We passed through many areas that had been burned by recent fires. We also saw fire crews in the area doing their work to make sure the fires were out. We stopped for gas in Coleville at the junction of Washington Highway 20 and US Highway 395. While the pumps were open, the store was closed, presumably because of the fires. Burned trees and brush went right up to the back edge of the parking lot at the station.

We turned north on Highway 395 and headed for the border crossing at Laurier. Along the way, we passed through small timber communities that showed that logging was still alive and well in Northern Washington.

Laurier was definitely one of those towns that if you blinked you would miss it. It seemed that no sooner did I see the sign for Laurier, then I saw a giant maple leaf flag flapping in the breeze. There she was – Canada! Reaching the international border felt like a huge milestone for me. It hit me, I rode a motorcycle from California to Canada!

Crossing the border was quick and easy. The Canadian Border Services Agency agent was polite and didn’t delay us too much. I got my passport stamped (something you have to actually request) and I was sent on my way. We pulled over over a few hundred meters (we’re now using metric) past the border station to stop and take pictures and exchange handshakes at the sign welcoming us to British Columbia.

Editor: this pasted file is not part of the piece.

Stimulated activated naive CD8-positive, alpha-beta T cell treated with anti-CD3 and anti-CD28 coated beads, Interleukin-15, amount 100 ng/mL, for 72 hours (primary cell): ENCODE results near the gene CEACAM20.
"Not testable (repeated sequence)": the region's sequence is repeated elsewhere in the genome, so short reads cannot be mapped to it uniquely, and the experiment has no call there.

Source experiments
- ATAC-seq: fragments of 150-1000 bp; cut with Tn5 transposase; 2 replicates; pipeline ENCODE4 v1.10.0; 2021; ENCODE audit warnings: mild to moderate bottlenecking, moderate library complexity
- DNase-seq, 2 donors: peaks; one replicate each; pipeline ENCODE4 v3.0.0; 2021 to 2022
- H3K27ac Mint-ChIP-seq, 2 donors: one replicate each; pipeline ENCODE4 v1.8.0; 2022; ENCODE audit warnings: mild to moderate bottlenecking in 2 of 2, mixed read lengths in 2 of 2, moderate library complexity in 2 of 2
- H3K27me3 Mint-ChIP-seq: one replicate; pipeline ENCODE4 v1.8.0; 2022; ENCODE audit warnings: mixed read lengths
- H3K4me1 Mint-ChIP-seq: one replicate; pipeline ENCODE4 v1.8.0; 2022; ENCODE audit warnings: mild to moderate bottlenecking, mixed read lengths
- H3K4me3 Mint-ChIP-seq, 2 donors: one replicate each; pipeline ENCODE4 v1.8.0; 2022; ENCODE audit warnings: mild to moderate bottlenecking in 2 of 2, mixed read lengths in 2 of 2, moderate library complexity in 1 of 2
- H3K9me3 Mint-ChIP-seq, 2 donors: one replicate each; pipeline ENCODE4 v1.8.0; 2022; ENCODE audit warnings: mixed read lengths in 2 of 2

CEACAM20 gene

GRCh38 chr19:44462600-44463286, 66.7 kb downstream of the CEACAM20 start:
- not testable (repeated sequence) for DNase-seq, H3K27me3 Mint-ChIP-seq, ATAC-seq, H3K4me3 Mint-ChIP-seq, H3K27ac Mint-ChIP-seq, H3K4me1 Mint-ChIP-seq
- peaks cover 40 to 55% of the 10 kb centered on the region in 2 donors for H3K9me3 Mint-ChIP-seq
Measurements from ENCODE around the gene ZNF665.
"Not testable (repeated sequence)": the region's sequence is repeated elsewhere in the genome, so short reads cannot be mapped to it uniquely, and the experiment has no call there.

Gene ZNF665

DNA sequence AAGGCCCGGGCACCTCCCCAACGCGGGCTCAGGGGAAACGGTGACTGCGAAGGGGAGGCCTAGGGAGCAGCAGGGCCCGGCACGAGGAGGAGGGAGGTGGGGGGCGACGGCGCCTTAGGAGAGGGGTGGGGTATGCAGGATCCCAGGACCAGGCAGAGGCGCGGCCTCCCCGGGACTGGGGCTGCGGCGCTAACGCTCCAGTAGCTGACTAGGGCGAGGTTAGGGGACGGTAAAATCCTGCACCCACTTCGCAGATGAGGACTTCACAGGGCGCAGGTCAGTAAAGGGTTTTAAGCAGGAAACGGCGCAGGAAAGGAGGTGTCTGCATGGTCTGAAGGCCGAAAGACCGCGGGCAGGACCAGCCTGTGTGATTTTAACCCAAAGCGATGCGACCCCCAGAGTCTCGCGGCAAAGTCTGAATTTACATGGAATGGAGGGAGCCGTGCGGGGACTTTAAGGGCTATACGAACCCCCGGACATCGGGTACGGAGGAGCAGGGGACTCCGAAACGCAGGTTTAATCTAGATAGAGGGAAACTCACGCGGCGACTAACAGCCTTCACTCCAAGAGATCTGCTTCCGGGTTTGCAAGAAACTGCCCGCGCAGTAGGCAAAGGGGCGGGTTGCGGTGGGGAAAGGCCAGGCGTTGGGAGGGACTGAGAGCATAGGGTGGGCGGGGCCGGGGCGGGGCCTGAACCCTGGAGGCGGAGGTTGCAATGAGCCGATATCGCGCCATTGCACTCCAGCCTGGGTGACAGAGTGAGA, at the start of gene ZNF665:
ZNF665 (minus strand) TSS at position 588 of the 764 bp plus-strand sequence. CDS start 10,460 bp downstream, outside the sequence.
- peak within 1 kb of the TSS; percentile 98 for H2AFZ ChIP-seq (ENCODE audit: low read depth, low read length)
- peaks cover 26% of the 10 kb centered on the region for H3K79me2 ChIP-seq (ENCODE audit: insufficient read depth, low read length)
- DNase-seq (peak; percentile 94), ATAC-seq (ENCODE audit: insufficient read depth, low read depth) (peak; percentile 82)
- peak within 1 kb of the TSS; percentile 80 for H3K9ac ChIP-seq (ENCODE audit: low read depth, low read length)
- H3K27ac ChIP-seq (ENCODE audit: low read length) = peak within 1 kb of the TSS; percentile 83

We headed north on BC Highway 395 for a few mile – er, kilometers – and turned onto BC Highway 3 toward Castlegar. We rode the shores of Christina Lake then climbed up Bonanza Pass in the Monashee Mountains.

We stopped in Castlegar for lunch. We tried to go to Tim Horton’s for my first visit. However, they were closed. There was a sign saying they were open during construction, but also a sign of unknown age saying they were closed for an employee party. We may never know the true reason, but if it was because of a party, I’m a little disappointed we weren’t invited. I thought Canadians were supposed to be polite. We ended up at A&W, another place we don’t have back at home. I ordered poutine, and found it to be quite good for fast-food poutine.

Castlegar was really smoky. I ended up putting on my N95 mask for the remainder of the trip. We hopped on BC Highway 3A which followed the path of the Kootenay River. At Brilliant, we passed an old suspension bridge that, looking back, I would have liked to have stopped and gotten a picture of. Some might say it was a brilliant suspension bridge.